Digital Financial Inclusion

Digital financial inclusion involves providing financially excluded and underserved populations with digital access to a range of formal financial services suited to their needs that are responsibly delivered at a cost affordable to customers and sustainable for providers.

Digital Identity

A digital identity is a faster, safer and more private way of authenticating an external agent: a person, organization, application, or device. Digital identities allow automated access to electronic services and make it possible for computers to mediate relationships.

Distributed Ledger Technology (DLT)

Distributed Ledger Technology (DLT) refers to the technological infrastructure and protocols that allow simultaneous access, validation, and record updating in an immutable manner across a network that’s spread across multiple entities or locations. More commonly known as blockchain technology, since DLT was introduced by Bitcoin its potential has been demonstrated across industries and sectors. DLT as a “decentralized” versus “centralized” technology has far-reaching implications on sectors and entities that have long relied upon a trusted third-party.

Due Diligence

Due diligence is an investigation, audit, or review performed to confirm facts or details of a matter under consideration. In the financial world, due diligence requires an examination of financial records before entering into a proposed transaction with another party.



Electronic money (e-money) is broadly defined as an electronic store of monetary value in digital format (e.g., cards, e-wallet, distributed ledger) that may be widely used for making payments to entities other than the e-money issuer. The device acts as a prepaid bearer instrument which does not necessarily involve bank account transactions.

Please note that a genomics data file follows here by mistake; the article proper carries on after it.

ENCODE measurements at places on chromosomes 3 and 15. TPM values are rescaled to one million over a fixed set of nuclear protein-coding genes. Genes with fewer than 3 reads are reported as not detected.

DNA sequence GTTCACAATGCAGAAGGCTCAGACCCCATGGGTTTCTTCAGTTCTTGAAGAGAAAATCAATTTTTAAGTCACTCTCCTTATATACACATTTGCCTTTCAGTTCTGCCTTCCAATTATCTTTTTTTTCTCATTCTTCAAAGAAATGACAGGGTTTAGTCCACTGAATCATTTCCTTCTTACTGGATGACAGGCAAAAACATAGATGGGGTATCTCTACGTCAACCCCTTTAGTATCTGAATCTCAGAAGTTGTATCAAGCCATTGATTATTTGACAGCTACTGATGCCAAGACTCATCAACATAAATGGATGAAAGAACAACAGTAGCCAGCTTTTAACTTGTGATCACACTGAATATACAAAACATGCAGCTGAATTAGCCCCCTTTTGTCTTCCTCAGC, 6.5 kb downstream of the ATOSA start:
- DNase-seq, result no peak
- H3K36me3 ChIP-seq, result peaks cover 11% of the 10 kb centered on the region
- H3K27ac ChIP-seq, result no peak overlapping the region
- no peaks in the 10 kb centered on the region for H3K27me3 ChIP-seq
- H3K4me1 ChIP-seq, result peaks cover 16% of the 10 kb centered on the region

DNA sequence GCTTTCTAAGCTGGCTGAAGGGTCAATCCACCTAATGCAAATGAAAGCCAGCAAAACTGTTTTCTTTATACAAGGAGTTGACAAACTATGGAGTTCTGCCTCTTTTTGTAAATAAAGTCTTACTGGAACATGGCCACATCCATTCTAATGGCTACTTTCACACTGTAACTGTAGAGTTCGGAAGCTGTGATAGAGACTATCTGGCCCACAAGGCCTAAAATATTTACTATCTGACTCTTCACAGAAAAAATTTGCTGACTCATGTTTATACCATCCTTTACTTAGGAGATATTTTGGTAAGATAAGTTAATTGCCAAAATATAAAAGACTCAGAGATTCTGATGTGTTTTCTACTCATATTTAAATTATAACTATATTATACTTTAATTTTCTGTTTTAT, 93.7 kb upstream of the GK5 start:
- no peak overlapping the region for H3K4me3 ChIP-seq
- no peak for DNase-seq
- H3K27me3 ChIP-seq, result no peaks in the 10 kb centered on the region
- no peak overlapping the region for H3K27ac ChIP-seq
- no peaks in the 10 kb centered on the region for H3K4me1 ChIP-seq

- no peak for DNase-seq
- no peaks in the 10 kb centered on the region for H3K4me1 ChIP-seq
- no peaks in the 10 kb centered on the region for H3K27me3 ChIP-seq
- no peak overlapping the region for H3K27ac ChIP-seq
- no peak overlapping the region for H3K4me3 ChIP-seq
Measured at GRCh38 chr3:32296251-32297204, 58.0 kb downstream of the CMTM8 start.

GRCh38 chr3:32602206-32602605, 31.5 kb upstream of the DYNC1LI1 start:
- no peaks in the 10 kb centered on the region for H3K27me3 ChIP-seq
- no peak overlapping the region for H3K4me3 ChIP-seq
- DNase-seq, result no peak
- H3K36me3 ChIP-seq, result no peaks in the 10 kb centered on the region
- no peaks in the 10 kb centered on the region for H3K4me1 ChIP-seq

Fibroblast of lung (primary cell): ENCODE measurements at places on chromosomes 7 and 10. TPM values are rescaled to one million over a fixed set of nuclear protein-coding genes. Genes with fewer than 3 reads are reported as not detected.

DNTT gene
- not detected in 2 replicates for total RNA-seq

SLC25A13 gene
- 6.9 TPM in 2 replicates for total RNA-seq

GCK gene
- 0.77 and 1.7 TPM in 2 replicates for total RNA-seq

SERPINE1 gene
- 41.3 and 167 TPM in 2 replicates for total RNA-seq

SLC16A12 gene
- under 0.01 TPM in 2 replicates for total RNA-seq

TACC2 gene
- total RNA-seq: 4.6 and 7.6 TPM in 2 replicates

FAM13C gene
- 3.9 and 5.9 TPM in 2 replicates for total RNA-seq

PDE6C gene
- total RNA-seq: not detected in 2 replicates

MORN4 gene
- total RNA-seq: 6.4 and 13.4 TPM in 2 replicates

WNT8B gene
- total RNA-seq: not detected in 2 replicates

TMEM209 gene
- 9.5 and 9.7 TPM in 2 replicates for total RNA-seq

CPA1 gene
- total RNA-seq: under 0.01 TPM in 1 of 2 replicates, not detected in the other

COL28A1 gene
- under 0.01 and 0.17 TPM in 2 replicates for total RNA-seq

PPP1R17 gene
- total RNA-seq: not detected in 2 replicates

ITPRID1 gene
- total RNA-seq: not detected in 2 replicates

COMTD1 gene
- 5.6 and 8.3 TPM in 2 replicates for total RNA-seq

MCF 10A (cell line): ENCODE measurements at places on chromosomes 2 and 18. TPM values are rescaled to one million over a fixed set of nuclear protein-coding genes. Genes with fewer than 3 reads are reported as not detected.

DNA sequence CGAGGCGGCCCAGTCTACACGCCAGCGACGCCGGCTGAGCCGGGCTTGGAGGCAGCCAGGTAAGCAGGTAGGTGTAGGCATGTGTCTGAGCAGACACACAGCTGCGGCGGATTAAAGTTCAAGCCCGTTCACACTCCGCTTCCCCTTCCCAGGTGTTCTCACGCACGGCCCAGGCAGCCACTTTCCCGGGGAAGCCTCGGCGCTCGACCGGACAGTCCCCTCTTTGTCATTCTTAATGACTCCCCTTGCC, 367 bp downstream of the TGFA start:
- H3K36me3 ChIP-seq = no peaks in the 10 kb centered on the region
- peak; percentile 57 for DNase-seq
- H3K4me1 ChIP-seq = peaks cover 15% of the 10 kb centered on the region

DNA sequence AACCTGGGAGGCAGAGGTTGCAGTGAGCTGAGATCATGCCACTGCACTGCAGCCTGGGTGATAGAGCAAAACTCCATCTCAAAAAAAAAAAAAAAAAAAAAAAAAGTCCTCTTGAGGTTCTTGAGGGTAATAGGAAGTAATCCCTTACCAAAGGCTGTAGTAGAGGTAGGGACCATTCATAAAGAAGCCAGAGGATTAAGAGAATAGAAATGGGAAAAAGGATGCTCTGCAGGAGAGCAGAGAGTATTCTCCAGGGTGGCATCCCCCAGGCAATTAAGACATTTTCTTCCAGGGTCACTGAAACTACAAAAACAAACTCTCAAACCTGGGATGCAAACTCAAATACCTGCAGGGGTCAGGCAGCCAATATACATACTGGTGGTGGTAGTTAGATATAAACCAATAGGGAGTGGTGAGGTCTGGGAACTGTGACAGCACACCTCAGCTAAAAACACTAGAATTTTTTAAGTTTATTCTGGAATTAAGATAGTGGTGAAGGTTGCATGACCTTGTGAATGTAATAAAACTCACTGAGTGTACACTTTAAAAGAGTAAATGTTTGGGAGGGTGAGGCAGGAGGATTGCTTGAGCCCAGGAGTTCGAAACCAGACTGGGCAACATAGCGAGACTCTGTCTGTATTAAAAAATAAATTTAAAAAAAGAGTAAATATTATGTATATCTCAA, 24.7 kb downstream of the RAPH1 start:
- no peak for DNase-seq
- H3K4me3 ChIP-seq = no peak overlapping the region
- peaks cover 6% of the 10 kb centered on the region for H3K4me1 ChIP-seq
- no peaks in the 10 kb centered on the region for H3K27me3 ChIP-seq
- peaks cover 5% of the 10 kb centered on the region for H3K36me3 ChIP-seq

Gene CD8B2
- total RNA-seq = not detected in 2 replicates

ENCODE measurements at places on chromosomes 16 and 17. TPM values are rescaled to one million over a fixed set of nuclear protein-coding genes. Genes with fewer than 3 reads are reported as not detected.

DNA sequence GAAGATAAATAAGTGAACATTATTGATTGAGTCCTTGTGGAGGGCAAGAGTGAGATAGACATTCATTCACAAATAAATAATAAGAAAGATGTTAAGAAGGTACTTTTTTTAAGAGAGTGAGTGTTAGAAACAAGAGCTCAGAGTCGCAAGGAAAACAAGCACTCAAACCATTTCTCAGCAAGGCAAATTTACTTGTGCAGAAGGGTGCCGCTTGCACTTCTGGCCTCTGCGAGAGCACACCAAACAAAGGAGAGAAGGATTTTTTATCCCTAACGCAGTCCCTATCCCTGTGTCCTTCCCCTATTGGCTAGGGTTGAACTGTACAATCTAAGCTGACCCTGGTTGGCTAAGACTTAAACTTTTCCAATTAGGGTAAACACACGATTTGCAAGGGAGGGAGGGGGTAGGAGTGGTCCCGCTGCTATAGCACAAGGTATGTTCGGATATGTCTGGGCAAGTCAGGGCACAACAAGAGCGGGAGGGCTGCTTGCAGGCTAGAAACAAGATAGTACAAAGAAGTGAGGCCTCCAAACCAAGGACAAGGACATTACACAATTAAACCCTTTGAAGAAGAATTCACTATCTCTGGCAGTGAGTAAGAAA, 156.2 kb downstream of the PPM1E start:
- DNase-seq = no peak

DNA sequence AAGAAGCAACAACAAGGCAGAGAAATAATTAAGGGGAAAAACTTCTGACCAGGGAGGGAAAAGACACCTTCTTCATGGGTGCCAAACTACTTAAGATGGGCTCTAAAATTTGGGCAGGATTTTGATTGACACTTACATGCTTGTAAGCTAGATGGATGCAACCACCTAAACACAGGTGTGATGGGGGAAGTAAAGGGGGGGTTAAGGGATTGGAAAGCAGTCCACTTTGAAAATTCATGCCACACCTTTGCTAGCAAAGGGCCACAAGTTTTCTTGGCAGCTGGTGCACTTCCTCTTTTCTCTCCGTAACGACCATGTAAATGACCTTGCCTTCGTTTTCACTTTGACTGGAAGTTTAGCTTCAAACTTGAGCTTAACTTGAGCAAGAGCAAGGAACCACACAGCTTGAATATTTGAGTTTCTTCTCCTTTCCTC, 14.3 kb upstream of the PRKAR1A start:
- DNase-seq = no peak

Embedded Credit

Embedded credit involves using a familiar interface that allows the customer to apply, acquire and repay loans within the platform, avoiding the need for a third-party site.

Embedded Lending

Embedded lending integrates Lending-as-a-Feature in digital platforms. Companies work with fintechs to offer credit as an in-app experience to increase the LTV (Life Time Value) of customers and average order value.


The technique of scrambling sensitive data automatically in a terminal or computer before transmission for security purposes using an algorithm and key.

End-to-End Solution

A platform solution that covers all relevant processes.

Exchange Rate

The rate at which the funds you transfer will be exchanged into the target currency.


Fiat Currency

“Real money”. Fiat money is a type of currency that is not backed by any commodity such as gold or silver, and typically declared by a decree from the government to be legal tender. In modern times, fiat money is generally established by government regulation.

Financial Institution (FI)

A financial institution (FI) is a company engaged in the business of dealing with financial and monetary transactions such as deposits, loans, investments, and currency exchange.

Financial Services

Financial services are a broad range of specific financial activities provided by financial service firms and their professionals such as banking, investing, loans, and insurance.

Financial Technology (FinTech)

FinTech, short for Financial Technology, refers to the emerging industry that aims to modernize, improve and automate the delivery of financial services. Through the use of modern software and infrastructure, FinTech solutions aim to compete with traditional methods to deliver more efficient financial solutions.

FinTech Sandbox

A sandbox is a term used to describe a testing program for new business models that are not protected by existing regulations. This allows companies to test their new offering prior to becoming fully licenced, within a representative environment.

FX Markup

A Forex fee charged for the conversion of currencies (the difference between the two exchange rates, divided by the market exchange rate).


Installment Loan

Installment loans can be commercial loans or personal loans that borrowers repay with regularly scheduled payments or installments.

Interchange Fee

Fees charged to a merchant on transactions the issuing bank processes to cover payment processing, fraud protection, and authorization.

International Transfer Fee

A fee charged by a financial services provider for transferring money internationally.

Interoperable Financial Services